Walter  T. A Level Further Mathematics  tutor, A Level Maths tutor

Walter T.

Currently unavailable: for new students

Degree: Civil Engineering (Masters) - Bristol University

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About me

Hi! I'm Walter, a specialist maths tutor and a first year civil engineering student at the University of Bristol. I love maths and it forms a large part of my degree, so my love for it should come across easily in our sessions! I have experience as a tutor, having spent a year teaching maths as part of my school's Community Service Organisation, and running a peer-based maths clinic in my last year of secondary school. Most importantly, I am always smiling and very patient, and I aim to make learning very enjoyable! I believe that in order to get the best grades in A Level Maths, you need to understand the principles behind the maths. We can simply go over past paper questions if more practice in a certain area is required, or right to the basics of a question to understand how to answer it, and why it's answered as it is. I can spend as much time as required on a certain topic, and we can always speed up or slow down depending on how you learn best. My aim is that you will reach the stage where you understand the subject well enough that you can teach others, proving that you really know it.

About my sessions

As far as the structure of the sessions goes I am flexible in my teaching style, so should you simply wish more practice in a certain topic we can go over some exam-style questions together, otherwise I can explain a subject from scratch, in as many different ways as it takes for the concepts to click. We can measure progress in the form of quizzes at the end of sessions, or if the subject matter corresponds to what is being studied in school, the marks in homework set on that topic should indicate how performance is improving.

Subjects offered

SubjectLevelMy prices
Further Mathematics A Level £20 /hr
Maths A Level £20 /hr

Qualifications

QualificationLevelGrade
MathsA-LevelA*
PhysicsA-LevelA
Further MathsA-LevelA
GermanA-LevelB
Disclosure and Barring Service

CRB/DBS Standard

No

CRB/DBS Enhanced

09/03/2017

General Availability

Currently unavailable: for new students

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Ratings and reviews

4.5from 2 customer reviews

María Victoria (Parent) March 19 2017

Karla (Student) March 19 2017

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Questions Walter has answered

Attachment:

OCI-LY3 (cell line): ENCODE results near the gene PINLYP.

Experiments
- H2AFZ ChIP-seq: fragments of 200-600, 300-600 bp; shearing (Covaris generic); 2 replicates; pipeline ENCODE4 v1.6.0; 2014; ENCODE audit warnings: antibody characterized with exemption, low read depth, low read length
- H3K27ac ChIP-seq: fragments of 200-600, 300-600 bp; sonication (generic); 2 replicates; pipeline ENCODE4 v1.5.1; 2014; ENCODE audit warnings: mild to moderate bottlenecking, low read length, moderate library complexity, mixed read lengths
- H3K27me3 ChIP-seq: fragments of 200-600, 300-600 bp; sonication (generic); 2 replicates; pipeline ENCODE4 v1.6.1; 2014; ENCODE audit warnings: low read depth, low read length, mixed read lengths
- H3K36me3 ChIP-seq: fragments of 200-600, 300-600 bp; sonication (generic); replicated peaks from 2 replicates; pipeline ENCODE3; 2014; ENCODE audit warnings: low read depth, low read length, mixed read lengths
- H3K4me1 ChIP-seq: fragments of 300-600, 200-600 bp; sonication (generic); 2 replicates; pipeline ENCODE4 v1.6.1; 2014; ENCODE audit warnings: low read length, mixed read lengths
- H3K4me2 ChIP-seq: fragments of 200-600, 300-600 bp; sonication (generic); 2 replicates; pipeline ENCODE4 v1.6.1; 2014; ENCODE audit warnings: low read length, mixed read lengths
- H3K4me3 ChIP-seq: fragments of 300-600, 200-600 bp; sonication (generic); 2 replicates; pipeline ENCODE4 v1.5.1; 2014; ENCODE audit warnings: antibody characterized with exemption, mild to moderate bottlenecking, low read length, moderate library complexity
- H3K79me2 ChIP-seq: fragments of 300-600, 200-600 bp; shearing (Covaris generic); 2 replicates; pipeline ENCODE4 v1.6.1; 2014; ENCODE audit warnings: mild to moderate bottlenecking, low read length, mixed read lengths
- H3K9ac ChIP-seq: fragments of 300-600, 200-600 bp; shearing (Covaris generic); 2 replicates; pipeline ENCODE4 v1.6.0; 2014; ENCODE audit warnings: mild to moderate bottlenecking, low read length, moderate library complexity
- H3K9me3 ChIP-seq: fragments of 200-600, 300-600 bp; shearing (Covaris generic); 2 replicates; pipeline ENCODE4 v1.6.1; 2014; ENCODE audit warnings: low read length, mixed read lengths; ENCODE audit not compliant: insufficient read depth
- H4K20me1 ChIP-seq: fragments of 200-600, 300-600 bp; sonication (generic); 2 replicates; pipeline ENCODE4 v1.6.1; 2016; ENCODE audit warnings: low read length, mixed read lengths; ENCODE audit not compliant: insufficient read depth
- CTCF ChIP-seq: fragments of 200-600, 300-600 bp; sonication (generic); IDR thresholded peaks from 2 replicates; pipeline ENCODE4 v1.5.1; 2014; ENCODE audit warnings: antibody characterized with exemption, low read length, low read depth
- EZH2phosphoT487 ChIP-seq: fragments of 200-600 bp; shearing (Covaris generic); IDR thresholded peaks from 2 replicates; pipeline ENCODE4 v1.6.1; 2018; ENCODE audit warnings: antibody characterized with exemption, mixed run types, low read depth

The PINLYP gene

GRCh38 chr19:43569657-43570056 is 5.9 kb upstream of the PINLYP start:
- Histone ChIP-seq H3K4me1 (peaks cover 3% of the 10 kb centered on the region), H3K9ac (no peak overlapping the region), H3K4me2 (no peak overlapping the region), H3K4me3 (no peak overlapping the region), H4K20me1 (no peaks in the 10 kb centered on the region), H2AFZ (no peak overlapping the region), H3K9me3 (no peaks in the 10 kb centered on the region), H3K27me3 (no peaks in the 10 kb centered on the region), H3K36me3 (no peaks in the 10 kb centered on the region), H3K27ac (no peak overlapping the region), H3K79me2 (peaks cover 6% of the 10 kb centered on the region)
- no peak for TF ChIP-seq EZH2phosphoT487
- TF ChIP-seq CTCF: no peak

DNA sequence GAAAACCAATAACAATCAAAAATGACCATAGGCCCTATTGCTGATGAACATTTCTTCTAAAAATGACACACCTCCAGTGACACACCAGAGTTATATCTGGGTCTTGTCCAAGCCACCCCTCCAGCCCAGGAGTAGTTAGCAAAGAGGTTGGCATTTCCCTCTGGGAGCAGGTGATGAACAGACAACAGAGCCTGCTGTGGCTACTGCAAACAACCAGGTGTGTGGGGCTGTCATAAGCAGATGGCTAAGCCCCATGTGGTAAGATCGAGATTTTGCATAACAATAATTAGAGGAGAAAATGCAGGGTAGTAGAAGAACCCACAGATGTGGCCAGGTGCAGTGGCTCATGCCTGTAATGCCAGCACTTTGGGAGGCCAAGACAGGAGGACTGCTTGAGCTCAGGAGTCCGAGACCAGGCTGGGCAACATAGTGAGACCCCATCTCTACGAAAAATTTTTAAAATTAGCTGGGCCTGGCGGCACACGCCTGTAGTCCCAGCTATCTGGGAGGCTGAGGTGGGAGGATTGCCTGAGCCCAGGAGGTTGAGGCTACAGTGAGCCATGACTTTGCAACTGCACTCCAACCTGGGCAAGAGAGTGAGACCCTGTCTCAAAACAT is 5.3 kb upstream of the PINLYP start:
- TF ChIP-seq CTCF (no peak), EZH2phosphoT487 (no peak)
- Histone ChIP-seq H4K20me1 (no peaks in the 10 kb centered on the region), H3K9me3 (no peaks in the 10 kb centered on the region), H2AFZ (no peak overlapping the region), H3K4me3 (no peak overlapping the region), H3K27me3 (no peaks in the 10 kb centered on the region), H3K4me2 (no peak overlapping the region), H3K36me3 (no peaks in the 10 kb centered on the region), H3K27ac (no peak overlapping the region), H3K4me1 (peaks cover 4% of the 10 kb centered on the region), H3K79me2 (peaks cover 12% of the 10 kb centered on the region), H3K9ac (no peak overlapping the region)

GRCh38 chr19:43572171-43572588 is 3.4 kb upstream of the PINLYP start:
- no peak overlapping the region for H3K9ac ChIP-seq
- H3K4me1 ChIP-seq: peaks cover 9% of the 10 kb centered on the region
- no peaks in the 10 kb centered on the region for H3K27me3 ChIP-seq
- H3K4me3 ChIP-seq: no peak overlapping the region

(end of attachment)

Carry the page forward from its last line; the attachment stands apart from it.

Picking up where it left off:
Can you express 3 + 4j in polar form?

First, let's imagine the point 3 + 4j as a point on an Argand diagram, with coordinates 3,4. The polar form of an imaginary number is in the form re^(jθ), where r is the modulus of the number (the distance between the point on the graph and the origin), and θ is the argument (the angle the poi...First, let's imagine the point 3 + 4j as a point on an Argand diagram, with coordinates 3,4. The polar form of an imaginary number is in the form re^(jθ), where r is the modulus of the number (the distance between the point on the graph and the origin), and θ is the argument (the angle the point makes with the horizontal). In order to find r, we can simply use Pythagoras' Theorem, giving us the answer r = 5. To find θ, we must use trigonometry, identifying the angle θ as the inverse tangent of (4/3), which is equal to 0.927. Therefore the angle θ is 0.927. This means the polar form of 3 + 4j is 5e^0.927jθ see more

5 months ago

246 views

Differentiate y = √(1 + 3x²) with respect to x

To solve this question, we need to use the chain rule, because the function is too complicated to solve simply by inspection. The chain rule says that dy/dx = dy/du × du/dx, where u is a function of x. In this example, if we let u = 1 + 3x², then we get y = √(u), which means when we differenti...To solve this question, we need to use the chain rule, because the function is too complicated to solve simply by inspection. The chain rule says that dy/dx = dy/du × du/dx, where u is a function of x. In this example, if we let u = 1 + 3x², then we get y = √(u), which means when we differentiate with respect to u, dy/du = 1/(2√(u)). u = 1 + 3x² which means du/dx = 6x, so dy/dx = 6x/(2√(u)), or 3x/√(1 + 3x²). (This can also be expressed as 3x(1 + 3x²)^-0.5). see more

6 months ago

220 views
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